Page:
The romantic relationship between you and your spouse just didn’t work out, and a divorce is on the horizon. While you may not have romantic feelings toward your spouse anymore, you also do not wish them any harm.
Traditionally, divorce has been viewed as an adversarial process, and this is something that is troubling you. Thankfully, your divorce doesn’t have to evolve in this way. In fact, more and more couples are starting to realize that the less conflict that occurs during divorce, the more efficient the process will be. Outlined below are a few ways that you can reduce the conflict in your divorce.
Find common ground
If you have children, the top priority for both of you will be to ensure that they do not suffer. Their parents divorcing presents a big change for them, and a high-conflict separation can be very traumatic. If you and your spouse can put your personal differences to one side and focus on the children, not only will this benefit them, but it will also help to reduce the tension in your divorce.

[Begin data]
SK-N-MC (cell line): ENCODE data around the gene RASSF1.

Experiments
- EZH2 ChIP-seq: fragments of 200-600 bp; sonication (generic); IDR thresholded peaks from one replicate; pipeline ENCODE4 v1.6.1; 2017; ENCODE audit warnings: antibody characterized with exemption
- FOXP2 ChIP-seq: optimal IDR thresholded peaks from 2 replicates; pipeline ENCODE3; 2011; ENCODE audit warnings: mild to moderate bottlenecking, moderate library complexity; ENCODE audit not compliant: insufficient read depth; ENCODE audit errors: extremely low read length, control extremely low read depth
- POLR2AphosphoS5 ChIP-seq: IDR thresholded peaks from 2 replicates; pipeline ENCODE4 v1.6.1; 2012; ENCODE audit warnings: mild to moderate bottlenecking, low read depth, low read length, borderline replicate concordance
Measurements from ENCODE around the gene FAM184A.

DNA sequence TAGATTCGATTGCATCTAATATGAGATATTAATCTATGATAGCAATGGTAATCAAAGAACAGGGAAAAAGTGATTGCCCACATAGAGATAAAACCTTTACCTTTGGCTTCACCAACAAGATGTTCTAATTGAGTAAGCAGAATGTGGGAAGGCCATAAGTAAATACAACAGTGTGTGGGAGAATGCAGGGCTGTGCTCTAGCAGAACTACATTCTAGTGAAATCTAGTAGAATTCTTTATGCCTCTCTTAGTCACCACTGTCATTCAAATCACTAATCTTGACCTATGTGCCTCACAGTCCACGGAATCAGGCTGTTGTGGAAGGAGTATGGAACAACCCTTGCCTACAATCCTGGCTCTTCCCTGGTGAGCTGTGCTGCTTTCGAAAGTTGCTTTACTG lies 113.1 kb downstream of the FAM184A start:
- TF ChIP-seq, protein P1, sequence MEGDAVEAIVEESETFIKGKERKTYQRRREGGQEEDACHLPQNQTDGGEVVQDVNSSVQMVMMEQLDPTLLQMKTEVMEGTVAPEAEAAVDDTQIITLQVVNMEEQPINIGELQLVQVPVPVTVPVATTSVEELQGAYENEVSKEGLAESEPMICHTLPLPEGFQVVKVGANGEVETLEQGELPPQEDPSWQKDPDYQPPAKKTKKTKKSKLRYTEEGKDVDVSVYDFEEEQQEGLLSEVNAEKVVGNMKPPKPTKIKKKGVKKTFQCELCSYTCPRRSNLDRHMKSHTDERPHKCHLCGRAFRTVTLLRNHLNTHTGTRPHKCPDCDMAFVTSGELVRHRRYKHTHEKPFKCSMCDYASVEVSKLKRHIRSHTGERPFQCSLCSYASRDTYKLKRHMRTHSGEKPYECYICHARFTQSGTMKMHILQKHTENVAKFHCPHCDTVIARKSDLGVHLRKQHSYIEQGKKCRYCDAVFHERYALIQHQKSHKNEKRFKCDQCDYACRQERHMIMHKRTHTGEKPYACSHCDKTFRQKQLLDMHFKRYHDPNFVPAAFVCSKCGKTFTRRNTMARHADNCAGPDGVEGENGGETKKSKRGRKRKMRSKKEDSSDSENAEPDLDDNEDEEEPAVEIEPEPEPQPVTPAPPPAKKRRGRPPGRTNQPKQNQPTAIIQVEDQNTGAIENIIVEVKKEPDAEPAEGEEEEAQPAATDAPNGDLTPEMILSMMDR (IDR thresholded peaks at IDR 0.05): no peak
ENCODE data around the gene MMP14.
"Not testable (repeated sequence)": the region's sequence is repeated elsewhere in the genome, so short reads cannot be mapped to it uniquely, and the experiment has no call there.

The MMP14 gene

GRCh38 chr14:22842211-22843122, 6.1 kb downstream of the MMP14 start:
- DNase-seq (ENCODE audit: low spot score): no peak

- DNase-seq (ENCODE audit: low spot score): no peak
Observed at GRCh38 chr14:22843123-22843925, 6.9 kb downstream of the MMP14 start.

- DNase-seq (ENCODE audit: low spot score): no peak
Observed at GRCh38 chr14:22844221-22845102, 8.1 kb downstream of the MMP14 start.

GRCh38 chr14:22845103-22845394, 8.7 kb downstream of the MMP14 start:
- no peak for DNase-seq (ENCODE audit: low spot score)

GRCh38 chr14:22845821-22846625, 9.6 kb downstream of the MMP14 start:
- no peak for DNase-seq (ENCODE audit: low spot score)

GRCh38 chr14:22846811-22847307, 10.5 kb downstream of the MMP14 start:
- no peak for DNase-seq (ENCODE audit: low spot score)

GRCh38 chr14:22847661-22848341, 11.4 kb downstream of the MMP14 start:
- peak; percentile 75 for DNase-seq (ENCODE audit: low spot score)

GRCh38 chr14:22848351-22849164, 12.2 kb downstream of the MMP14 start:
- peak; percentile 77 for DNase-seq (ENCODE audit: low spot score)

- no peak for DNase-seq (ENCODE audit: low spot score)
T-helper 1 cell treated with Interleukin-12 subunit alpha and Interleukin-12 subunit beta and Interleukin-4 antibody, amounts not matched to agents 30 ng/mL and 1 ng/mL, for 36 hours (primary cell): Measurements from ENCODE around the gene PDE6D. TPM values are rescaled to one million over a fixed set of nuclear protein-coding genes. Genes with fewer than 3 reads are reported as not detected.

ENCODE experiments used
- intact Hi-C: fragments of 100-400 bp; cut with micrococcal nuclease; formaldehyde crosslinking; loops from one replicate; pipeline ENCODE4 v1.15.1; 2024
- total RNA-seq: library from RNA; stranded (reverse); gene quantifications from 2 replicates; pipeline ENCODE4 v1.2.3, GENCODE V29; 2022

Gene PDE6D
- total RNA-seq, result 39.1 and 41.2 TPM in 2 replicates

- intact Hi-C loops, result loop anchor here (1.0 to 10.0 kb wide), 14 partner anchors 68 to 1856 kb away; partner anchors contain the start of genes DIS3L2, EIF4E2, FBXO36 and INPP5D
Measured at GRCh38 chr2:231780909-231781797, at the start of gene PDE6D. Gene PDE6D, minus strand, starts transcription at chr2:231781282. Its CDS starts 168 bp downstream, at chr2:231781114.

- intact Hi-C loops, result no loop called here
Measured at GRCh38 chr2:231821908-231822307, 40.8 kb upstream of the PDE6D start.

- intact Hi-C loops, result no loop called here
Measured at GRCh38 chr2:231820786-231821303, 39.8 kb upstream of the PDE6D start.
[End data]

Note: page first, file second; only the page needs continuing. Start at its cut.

It’s only natural to want the divorce process to reach its conclusion. However, you need to work at a pace that doesn’t negatively impact your well-being. If you and your spouse are both in agreement that the differences in your marriage are irreconcilable, then you can pursue an uncontested divorce. You may also want to look into more collaborative approaches, which can be kept out of the courtroom, meaning that you can go at a speed that suits you. The last thing you want to do is become overwhelmed by timescales or reach a settlement that doesn’t meet your needs.
It’s almost certainly going to be better for all parties if conflict can be reduced during you divorce. Having sound legal guidance can help to facilitate this goal.